Score, handicap, fairways hit, and greens in regulation are just some of the ways you may be tracking your golf success. But are you seeking any rewards from the things that actually sow seeds of success in golf?
Great scores and improving your statistics will make you all warm and fuzzy when it comes to your game. You want to experience a sense of accomplishment for all your hard work. That’s normal.
Where golfers tend to get stuck or even start backsliding in their game is when they stop investing in the process of their game. Trouble can start when you take your game for granted, when your expectations get skewed, and when you misinterpret growth as failure.
In this article I want to address each of these sticking points in an effort to help you avoid them.
Taking Your Game for Granted
Think about what is required to excel at anything — learning, hard work, more learning, discipline, self-awareness, humility, commitment, perseverance, and consistent effort. The last requirement on the list is probably the most important of all.
To do anything well you must work at it and keep working at it. To sow seeds of success in golf it’s essential that you continually tend to the things that have an impact on your performance — your fitness, your mindset, your mechanics, your strategy, and your equipment. Taking any part of your game for granted will make that part of your game vulnerable to deterioration.
Avoid plateauing or backsliding by maintaining an organized and well-balanced approach to your game at all times. Just because things are working well in one area doesn’t mean that you should stop investing time and effort there. The key to ongoing success is consistent effort to maintain and advance all parts of your game simultaneously. This doesn’t mean training like a Tour player, just taking an integrated approach to your current training activities.
Playing with Skewed Expectations
One of the most damaging words I hear golfers using is the word “should” ~
- I should be able to drive the ball 200 yards…
- I should be able to make 3 foot putts…
- I should be able to play as well as she does…
- I should be able to figure this out on my own…
When you start “shoulding” your game you allow your ego to shift your mindset in an unproductive direction that can begin to radically skew your expectations. The “shoulds” contribute to poor thinking habits like comparing your game to others’, worrying about what others think about your game, refusing to reach out to a trusted resource for help, and focusing on what you perceive to be the weaknesses in your game.
You can learn to set healthy expectations that sow seeds of success in golf when you consistently track the right wins, play within your game, compete against the course, and set process-centered measures for every shot. Simple mental game routines will equip you to pay attention to all the right things that contribute to a solid game.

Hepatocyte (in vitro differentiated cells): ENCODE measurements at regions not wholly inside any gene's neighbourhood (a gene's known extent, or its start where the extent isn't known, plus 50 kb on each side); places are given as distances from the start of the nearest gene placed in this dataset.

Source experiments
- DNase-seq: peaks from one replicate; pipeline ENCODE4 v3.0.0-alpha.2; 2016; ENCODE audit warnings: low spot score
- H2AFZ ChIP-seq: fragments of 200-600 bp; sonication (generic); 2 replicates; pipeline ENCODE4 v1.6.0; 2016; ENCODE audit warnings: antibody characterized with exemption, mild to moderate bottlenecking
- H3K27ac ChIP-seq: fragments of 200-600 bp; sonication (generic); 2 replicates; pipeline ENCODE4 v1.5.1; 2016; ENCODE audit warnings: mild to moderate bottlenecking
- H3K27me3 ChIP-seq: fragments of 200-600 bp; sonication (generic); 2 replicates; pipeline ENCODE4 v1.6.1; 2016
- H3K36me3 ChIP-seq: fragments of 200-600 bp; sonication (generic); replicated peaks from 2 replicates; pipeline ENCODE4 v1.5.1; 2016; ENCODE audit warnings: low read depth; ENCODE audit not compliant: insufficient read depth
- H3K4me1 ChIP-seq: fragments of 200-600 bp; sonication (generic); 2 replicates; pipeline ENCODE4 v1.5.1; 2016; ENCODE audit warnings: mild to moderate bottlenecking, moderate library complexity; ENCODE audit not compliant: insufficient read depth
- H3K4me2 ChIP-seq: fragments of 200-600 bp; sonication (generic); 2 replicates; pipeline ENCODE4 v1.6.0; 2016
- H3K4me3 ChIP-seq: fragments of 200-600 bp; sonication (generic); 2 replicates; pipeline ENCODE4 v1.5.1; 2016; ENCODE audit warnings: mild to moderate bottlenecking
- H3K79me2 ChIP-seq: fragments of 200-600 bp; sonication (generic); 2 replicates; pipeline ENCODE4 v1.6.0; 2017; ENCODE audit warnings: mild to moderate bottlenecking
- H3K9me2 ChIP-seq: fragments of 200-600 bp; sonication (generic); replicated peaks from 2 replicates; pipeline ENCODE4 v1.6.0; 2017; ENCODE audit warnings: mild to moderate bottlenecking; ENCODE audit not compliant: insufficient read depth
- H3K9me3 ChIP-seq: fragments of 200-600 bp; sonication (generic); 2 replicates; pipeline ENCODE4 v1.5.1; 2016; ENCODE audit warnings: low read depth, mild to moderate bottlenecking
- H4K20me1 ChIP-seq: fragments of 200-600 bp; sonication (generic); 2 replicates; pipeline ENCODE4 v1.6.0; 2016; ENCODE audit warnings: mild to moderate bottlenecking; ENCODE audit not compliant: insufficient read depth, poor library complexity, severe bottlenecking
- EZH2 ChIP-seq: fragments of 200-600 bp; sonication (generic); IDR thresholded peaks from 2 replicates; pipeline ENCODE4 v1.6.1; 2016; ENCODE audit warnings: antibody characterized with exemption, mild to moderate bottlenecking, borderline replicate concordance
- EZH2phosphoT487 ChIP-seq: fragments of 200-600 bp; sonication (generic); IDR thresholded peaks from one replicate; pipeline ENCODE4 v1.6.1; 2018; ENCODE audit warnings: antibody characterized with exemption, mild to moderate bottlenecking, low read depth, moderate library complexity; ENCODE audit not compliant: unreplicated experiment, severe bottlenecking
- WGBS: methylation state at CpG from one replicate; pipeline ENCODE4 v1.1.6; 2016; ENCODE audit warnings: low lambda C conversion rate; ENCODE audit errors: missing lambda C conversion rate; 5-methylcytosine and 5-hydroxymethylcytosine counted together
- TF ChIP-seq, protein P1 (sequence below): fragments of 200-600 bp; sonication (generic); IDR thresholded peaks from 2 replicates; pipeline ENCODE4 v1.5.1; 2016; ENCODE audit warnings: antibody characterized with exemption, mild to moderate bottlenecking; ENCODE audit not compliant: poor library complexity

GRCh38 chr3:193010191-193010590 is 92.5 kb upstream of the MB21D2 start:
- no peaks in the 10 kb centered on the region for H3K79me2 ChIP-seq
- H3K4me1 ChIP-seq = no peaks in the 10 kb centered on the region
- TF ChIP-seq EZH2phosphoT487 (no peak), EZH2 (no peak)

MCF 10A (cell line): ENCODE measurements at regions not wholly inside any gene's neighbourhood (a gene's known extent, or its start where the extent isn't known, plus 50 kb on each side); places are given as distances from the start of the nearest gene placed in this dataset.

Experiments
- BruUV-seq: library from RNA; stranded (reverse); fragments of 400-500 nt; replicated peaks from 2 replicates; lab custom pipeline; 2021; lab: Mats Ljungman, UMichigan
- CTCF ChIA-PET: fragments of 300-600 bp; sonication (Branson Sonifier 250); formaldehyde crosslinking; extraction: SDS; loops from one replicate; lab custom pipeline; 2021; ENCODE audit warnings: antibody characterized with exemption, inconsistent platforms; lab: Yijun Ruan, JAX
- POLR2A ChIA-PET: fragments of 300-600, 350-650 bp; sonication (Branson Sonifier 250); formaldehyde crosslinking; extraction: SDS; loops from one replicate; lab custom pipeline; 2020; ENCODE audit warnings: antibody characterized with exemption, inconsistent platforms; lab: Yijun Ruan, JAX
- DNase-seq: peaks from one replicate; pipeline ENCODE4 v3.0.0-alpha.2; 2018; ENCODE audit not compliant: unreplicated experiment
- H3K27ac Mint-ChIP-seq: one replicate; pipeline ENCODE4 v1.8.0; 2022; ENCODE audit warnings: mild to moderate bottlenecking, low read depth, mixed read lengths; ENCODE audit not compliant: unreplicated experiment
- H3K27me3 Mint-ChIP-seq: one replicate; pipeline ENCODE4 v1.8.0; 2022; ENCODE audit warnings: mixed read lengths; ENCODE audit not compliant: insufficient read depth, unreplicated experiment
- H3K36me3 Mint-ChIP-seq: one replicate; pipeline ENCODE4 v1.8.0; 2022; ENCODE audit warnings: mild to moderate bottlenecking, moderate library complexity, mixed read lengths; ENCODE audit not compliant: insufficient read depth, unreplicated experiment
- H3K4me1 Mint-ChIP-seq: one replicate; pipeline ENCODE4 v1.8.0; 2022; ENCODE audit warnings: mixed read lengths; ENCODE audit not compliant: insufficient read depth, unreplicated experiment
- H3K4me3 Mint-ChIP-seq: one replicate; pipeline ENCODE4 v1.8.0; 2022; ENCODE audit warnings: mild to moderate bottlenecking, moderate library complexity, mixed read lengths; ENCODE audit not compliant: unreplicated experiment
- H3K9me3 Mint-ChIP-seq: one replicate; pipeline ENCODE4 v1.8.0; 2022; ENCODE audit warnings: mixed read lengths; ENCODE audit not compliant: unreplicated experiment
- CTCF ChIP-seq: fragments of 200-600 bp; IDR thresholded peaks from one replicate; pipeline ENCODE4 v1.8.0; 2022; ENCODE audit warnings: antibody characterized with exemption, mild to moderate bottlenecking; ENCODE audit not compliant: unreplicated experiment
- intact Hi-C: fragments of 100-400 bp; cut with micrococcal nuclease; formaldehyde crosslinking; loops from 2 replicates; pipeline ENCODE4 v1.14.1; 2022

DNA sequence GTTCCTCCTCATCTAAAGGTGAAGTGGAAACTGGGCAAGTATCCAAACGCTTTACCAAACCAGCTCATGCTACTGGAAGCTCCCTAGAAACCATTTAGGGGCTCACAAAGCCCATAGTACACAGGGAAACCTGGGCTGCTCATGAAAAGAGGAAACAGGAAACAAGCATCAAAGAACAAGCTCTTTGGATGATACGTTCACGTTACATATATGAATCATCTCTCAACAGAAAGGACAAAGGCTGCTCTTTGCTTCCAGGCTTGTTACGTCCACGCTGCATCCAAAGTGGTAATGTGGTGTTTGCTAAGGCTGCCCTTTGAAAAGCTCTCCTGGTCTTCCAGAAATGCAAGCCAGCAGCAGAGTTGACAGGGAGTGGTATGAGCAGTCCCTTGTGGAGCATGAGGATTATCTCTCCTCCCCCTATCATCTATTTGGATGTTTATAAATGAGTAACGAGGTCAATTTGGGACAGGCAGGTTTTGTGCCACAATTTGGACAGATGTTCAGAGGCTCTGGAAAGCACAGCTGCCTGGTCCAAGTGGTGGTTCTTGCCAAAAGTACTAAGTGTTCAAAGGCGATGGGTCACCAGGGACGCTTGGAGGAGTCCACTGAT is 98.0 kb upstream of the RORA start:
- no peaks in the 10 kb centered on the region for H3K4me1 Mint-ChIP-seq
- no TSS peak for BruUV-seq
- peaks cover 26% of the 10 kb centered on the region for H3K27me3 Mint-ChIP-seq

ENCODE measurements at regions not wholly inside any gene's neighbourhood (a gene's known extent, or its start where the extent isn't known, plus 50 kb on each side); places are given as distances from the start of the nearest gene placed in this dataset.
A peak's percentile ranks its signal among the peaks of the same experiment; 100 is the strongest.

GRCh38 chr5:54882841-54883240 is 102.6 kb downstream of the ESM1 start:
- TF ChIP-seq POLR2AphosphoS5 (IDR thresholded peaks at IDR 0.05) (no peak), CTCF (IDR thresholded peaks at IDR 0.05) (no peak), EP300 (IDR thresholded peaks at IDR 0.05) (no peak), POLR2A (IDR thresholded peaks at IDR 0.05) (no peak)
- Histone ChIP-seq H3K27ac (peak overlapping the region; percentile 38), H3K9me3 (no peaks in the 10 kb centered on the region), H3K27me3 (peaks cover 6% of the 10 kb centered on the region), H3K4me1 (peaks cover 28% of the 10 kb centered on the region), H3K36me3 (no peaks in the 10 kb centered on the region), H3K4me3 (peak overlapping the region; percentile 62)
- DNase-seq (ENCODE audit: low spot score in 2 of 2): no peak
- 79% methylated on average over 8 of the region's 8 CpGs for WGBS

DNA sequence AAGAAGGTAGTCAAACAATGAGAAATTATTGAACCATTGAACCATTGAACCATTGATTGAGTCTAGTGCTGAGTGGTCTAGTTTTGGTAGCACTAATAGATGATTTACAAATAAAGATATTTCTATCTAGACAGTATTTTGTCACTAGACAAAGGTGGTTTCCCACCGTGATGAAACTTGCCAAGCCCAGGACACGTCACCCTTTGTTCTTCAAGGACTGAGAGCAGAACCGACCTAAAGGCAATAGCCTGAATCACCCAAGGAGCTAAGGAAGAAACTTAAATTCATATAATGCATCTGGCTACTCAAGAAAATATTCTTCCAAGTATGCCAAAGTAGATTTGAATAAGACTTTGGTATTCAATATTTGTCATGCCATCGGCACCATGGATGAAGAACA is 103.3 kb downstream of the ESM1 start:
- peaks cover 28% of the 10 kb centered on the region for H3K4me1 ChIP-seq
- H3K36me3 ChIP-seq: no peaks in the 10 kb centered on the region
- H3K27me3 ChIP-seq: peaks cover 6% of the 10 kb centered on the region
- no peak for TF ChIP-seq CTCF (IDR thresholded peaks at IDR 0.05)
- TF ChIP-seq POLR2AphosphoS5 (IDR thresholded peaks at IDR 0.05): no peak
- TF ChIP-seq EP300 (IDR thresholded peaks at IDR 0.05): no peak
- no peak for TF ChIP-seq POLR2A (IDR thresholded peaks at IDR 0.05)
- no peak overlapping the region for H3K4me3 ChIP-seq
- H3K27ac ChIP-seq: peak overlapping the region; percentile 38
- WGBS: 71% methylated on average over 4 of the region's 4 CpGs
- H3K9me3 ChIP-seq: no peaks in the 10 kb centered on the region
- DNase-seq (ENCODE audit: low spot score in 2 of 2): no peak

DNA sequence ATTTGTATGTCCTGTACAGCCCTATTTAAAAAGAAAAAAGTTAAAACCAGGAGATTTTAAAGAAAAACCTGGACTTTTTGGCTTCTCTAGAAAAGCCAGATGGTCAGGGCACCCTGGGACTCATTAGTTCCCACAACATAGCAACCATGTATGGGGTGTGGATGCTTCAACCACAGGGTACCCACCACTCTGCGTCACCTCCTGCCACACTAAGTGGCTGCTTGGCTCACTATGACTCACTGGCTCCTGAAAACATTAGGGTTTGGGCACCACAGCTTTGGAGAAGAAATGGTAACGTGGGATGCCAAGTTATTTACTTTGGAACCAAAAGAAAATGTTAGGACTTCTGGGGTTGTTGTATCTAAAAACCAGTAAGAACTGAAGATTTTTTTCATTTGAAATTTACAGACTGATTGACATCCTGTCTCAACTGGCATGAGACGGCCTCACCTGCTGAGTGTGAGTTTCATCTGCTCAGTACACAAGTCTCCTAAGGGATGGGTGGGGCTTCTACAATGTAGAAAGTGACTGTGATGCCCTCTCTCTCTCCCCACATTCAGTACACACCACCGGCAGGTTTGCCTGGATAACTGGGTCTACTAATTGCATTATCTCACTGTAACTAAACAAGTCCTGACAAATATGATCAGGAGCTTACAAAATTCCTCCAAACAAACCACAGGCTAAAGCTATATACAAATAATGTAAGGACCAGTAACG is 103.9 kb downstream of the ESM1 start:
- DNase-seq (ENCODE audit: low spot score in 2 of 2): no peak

Misinterpreting Growth as Failure
Growth never comes without growing pains. And failing doesn’t make you a failure. At times you may feel that it does. Great players train themselves to embrace the lessons that come from making mistakes on the range and the course. The sooner you learn how to capitalize on every experience the game brings during a round the better player you will be.
You can sow seeds of success in golf by carving out time for growth phases. This means choosing to practice and play for a specific period of time with a more patient, creative, flexible, and solution-oriented mindset during which you can welcome failure as part of the process. You may need to remove yourself from playing rounds where achieving a certain score is going to put unnecessary pressure on you. If you don’t give yourself specific time to develop your game without the pressure to maintain a particular performance level you will likely feel like you are failing at both.
Success Occurs Inside the Process
To sow seeds of success in golf commit to looking at your game as a happy journey and not a destination. As the saying goes, what you sow is what you will reap. Pay attention to the parts of your game that will contribute to a great harvest inside every round.
If you need help planning the right approach to your game in order to achieve greater success for your investment of time, effort, and money I can help. Mental game training is not something you should view as a “nice to have” in golf. It’s an essential component to success for every golfer no matter what level they play.
For that reason, I created an online program for amateur golfers to provide them with the foundational skills they need to play great. Enrollment for this program opens up just a couple times per year so that I am able to personally and virtually guide golfers through the training every step of the way to ensure they reap the benefits mental game training offers. To learn more visit – https://mindgameacademy.com